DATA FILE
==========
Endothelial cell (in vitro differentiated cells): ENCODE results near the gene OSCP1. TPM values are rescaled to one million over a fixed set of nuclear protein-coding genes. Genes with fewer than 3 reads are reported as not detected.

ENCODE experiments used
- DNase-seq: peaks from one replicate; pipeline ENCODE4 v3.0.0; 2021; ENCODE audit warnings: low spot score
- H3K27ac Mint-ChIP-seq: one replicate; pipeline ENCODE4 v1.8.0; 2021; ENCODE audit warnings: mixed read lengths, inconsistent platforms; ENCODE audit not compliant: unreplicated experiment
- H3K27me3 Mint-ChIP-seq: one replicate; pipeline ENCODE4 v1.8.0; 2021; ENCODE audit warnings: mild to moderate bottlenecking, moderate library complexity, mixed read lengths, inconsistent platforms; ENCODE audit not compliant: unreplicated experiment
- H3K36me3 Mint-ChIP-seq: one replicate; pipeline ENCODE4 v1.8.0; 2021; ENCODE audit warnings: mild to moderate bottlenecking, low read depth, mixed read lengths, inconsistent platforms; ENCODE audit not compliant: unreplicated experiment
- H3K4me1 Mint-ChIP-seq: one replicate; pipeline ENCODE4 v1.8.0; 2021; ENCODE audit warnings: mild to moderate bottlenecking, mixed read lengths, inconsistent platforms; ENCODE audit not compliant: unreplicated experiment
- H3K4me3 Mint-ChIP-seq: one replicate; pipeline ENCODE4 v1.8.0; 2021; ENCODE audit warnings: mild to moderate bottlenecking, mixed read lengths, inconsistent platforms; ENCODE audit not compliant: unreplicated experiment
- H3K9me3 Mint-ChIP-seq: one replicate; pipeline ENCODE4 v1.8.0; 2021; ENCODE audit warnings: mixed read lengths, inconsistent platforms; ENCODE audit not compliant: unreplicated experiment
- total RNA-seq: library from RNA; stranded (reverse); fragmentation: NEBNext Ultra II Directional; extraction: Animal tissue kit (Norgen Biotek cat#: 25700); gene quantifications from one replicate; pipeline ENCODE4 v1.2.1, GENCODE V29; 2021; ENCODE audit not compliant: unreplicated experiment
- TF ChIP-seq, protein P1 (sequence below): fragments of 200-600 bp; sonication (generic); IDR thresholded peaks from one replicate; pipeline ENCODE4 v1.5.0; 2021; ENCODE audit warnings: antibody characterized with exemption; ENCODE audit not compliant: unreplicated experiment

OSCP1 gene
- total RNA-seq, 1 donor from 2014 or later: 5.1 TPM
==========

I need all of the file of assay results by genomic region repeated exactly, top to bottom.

Endothelial cell (in vitro differentiated cells): ENCODE results near the gene OSCP1. TPM values are rescaled to one million over a fixed set of nuclear protein-coding genes. Genes with fewer than 3 reads are reported as not detected.

ENCODE experiments used
- DNase-seq: peaks from one replicate; pipeline ENCODE4 v3.0.0; 2021; ENCODE audit warnings: low spot score
- H3K27ac Mint-ChIP-seq: one replicate; pipeline ENCODE4 v1.8.0; 2021; ENCODE audit warnings: mixed read lengths, inconsistent platforms; ENCODE audit not compliant: unreplicated experiment
- H3K27me3 Mint-ChIP-seq: one replicate; pipeline ENCODE4 v1.8.0; 2021; ENCODE audit warnings: mild to moderate bottlenecking, moderate library complexity, mixed read lengths, inconsistent platforms; ENCODE audit not compliant: unreplicated experiment
- H3K36me3 Mint-ChIP-seq: one replicate; pipeline ENCODE4 v1.8.0; 2021; ENCODE audit warnings: mild to moderate bottlenecking, low read depth, mixed read lengths, inconsistent platforms; ENCODE audit not compliant: unreplicated experiment
- H3K4me1 Mint-ChIP-seq: one replicate; pipeline ENCODE4 v1.8.0; 2021; ENCODE audit warnings: mild to moderate bottlenecking, mixed read lengths, inconsistent platforms; ENCODE audit not compliant: unreplicated experiment
- H3K4me3 Mint-ChIP-seq: one replicate; pipeline ENCODE4 v1.8.0; 2021; ENCODE audit warnings: mild to moderate bottlenecking, mixed read lengths, inconsistent platforms; ENCODE audit not compliant: unreplicated experiment
- H3K9me3 Mint-ChIP-seq: one replicate; pipeline ENCODE4 v1.8.0; 2021; ENCODE audit warnings: mixed read lengths, inconsistent platforms; ENCODE audit not compliant: unreplicated experiment
- total RNA-seq: library from RNA; stranded (reverse); fragmentation: NEBNext Ultra II Directional; extraction: Animal tissue kit (Norgen Biotek cat#: 25700); gene quantifications from one replicate; pipeline ENCODE4 v1.2.1, GENCODE V29; 2021; ENCODE audit not compliant: unreplicated experiment
- TF ChIP-seq, protein P1 (sequence below): fragments of 200-600 bp; sonication (generic); IDR thresholded peaks from one replicate; pipeline ENCODE4 v1.5.0; 2021; ENCODE audit warnings: antibody characterized with exemption; ENCODE audit not compliant: unreplicated experiment

OSCP1 gene
- total RNA-seq, 1 donor from 2014 or later: 5.1 TPM